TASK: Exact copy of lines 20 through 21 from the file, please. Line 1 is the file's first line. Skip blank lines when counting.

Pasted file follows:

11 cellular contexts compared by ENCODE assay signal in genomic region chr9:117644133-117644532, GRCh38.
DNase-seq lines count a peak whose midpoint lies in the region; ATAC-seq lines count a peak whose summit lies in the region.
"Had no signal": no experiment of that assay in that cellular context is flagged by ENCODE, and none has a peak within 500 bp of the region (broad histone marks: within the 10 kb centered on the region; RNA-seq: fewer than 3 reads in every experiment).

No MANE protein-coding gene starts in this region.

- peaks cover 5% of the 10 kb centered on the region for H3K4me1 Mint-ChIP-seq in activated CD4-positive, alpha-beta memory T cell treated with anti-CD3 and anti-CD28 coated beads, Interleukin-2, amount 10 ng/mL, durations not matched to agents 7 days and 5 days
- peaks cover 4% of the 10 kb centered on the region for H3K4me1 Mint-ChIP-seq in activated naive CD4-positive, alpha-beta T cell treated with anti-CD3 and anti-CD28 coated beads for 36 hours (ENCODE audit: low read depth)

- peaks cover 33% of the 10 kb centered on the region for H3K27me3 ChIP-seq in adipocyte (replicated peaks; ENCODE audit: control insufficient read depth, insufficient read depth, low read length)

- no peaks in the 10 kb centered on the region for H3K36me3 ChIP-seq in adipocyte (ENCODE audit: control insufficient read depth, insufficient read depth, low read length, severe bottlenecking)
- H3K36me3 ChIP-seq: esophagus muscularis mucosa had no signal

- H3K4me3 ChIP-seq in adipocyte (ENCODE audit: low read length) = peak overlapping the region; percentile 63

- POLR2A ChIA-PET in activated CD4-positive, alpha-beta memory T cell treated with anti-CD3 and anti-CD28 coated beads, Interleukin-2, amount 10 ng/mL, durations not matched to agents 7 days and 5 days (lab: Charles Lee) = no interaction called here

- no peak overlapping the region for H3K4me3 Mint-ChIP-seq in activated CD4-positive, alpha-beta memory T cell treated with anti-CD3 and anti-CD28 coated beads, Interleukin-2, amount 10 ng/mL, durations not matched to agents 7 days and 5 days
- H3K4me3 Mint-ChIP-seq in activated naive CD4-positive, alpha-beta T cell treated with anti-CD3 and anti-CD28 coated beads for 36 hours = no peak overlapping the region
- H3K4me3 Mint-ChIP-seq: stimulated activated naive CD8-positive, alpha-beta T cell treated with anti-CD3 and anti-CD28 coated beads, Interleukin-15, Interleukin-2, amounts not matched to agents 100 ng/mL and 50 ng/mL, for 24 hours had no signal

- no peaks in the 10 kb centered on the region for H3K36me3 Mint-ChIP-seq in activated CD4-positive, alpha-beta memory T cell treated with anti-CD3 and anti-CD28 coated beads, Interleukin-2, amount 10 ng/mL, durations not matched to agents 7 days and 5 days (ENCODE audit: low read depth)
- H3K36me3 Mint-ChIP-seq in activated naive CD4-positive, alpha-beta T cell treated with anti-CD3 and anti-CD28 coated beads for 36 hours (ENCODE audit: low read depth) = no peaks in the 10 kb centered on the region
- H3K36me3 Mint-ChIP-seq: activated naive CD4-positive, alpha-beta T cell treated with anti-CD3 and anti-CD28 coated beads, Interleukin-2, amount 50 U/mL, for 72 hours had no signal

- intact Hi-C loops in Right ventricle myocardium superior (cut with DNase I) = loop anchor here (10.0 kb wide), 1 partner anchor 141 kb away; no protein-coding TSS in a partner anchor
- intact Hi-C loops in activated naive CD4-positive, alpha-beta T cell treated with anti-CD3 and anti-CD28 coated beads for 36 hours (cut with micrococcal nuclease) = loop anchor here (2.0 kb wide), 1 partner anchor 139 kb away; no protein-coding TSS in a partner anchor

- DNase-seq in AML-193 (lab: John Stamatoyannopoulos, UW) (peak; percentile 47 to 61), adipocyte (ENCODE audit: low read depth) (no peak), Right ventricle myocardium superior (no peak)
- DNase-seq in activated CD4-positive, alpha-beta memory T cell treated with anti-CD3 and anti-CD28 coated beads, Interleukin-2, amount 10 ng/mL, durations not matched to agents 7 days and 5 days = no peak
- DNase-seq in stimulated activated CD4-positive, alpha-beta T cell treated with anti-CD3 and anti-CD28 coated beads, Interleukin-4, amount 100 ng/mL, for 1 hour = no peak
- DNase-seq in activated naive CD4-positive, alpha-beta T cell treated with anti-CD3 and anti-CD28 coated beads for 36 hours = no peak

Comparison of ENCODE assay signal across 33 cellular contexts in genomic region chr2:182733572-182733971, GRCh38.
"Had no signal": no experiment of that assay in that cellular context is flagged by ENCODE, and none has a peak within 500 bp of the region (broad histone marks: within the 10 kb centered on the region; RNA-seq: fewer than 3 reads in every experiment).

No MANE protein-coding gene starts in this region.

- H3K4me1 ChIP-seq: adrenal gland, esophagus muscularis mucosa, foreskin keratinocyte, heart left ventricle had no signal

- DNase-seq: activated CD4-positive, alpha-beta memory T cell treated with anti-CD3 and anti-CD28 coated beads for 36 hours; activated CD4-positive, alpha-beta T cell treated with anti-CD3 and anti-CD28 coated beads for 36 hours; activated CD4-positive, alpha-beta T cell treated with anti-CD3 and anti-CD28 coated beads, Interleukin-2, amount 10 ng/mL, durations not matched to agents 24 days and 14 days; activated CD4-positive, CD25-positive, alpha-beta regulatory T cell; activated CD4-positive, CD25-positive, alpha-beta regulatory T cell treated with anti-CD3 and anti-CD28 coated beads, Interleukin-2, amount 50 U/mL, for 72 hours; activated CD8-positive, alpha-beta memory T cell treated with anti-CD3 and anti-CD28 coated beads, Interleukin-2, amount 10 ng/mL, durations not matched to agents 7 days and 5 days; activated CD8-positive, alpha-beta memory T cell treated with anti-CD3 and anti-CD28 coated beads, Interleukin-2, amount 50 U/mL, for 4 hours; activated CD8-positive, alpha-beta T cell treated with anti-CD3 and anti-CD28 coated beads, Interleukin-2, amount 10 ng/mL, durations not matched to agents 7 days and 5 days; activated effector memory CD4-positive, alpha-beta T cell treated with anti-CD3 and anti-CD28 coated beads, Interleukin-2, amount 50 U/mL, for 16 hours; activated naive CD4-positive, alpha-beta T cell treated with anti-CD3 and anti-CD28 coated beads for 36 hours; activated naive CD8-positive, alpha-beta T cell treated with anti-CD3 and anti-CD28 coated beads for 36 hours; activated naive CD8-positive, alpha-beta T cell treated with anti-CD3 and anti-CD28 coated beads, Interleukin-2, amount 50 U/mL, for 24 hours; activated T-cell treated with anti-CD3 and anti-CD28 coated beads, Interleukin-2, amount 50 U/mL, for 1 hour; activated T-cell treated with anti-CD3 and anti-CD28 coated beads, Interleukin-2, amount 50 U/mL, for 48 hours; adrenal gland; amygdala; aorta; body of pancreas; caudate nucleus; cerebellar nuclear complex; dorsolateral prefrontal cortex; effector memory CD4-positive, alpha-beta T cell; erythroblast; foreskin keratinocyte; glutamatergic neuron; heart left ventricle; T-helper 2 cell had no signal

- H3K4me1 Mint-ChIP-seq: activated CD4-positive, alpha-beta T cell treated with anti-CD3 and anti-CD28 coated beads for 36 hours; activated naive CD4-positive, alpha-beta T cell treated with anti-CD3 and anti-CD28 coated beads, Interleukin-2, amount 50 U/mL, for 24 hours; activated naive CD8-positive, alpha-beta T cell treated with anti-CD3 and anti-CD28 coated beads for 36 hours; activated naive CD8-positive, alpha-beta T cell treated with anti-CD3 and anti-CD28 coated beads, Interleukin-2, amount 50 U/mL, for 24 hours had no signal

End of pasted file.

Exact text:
- DNase-seq in AML-193 (lab: John Stamatoyannopoulos, UW) (peak; percentile 47 to 61), adipocyte (ENCODE audit: low read depth) (no peak), Right ventricle myocardium superior (no peak)
- DNase-seq in activated CD4-positive, alpha-beta memory T cell treated with anti-CD3 and anti-CD28 coated beads, Interleukin-2, amount 10 ng/mL, durations not matched to agents 7 days and 5 days = no peak